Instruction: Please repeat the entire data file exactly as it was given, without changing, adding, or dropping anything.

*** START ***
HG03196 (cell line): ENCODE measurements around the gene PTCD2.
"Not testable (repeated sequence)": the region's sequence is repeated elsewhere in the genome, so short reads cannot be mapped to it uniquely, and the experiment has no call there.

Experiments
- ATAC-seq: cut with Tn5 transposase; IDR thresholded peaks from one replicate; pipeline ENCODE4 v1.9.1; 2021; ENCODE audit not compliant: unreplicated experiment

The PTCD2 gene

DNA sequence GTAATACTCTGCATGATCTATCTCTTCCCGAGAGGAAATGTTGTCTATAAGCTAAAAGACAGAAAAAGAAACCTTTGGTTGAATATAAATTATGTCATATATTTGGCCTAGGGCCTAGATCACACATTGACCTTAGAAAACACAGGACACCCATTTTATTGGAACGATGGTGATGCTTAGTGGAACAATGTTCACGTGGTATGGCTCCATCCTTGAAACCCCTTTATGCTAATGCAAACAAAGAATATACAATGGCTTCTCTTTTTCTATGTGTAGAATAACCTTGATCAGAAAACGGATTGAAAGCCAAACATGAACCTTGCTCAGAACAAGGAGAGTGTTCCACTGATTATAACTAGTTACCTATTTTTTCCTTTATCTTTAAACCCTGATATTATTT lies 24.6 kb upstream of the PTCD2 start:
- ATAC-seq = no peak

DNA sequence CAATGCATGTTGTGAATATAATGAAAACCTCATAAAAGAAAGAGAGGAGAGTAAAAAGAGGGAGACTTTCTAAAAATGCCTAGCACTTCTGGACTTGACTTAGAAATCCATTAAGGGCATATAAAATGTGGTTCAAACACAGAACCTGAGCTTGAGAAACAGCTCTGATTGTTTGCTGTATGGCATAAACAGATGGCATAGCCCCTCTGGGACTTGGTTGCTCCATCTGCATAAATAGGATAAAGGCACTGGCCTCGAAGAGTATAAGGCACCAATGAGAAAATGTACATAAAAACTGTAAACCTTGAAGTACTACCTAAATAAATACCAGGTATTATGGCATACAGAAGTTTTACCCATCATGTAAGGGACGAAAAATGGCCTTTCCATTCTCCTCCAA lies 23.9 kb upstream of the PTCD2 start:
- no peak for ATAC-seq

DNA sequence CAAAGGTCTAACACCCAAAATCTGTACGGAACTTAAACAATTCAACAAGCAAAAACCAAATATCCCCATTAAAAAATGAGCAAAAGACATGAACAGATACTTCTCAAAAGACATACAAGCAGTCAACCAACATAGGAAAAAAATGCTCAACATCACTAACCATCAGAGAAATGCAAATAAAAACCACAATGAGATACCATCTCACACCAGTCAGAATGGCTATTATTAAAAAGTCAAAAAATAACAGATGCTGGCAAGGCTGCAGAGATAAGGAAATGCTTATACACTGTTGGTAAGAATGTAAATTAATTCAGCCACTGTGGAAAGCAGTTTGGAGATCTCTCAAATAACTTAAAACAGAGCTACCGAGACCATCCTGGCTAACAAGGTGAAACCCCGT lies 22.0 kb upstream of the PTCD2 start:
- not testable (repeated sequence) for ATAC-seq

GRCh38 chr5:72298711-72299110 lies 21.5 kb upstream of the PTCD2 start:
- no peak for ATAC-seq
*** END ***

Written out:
HG03196 (cell line): ENCODE measurements around the gene PTCD2.
"Not testable (repeated sequence)": the region's sequence is repeated elsewhere in the genome, so short reads cannot be mapped to it uniquely, and the experiment has no call there.

Experiments
- ATAC-seq: cut with Tn5 transposase; IDR thresholded peaks from one replicate; pipeline ENCODE4 v1.9.1; 2021; ENCODE audit not compliant: unreplicated experiment

The PTCD2 gene

DNA sequence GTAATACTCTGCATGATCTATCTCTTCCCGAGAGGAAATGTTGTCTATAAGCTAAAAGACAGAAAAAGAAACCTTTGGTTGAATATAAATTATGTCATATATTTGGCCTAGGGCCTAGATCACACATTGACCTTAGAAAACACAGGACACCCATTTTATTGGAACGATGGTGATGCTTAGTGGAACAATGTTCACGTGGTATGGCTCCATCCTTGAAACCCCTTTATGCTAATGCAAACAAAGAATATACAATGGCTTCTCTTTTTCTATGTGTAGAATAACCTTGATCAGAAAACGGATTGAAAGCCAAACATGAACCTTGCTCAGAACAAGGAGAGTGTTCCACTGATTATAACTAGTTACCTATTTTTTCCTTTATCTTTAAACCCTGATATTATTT lies 24.6 kb upstream of the PTCD2 start:
- ATAC-seq = no peak

DNA sequence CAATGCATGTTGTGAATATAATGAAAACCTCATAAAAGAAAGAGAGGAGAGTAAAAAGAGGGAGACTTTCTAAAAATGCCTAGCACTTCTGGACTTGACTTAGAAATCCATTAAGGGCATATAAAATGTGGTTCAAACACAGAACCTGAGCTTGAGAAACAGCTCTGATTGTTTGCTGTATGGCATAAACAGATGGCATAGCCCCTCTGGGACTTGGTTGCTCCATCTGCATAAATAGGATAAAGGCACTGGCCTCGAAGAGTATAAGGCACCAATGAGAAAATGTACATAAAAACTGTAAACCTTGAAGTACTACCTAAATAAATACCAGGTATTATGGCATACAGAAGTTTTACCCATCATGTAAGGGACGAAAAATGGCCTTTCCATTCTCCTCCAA lies 23.9 kb upstream of the PTCD2 start:
- no peak for ATAC-seq

DNA sequence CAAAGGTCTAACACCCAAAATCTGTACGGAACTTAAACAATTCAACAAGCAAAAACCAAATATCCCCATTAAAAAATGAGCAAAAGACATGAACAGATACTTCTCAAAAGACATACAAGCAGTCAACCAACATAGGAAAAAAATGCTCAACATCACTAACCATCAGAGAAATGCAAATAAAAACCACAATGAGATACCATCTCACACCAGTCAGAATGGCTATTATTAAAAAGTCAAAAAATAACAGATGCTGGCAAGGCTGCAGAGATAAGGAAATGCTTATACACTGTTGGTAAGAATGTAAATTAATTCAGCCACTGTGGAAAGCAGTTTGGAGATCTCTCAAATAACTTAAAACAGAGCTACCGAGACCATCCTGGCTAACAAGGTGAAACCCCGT lies 22.0 kb upstream of the PTCD2 start:
- not testable (repeated sequence) for ATAC-seq

GRCh38 chr5:72298711-72299110 lies 21.5 kb upstream of the PTCD2 start:
- no peak for ATAC-seq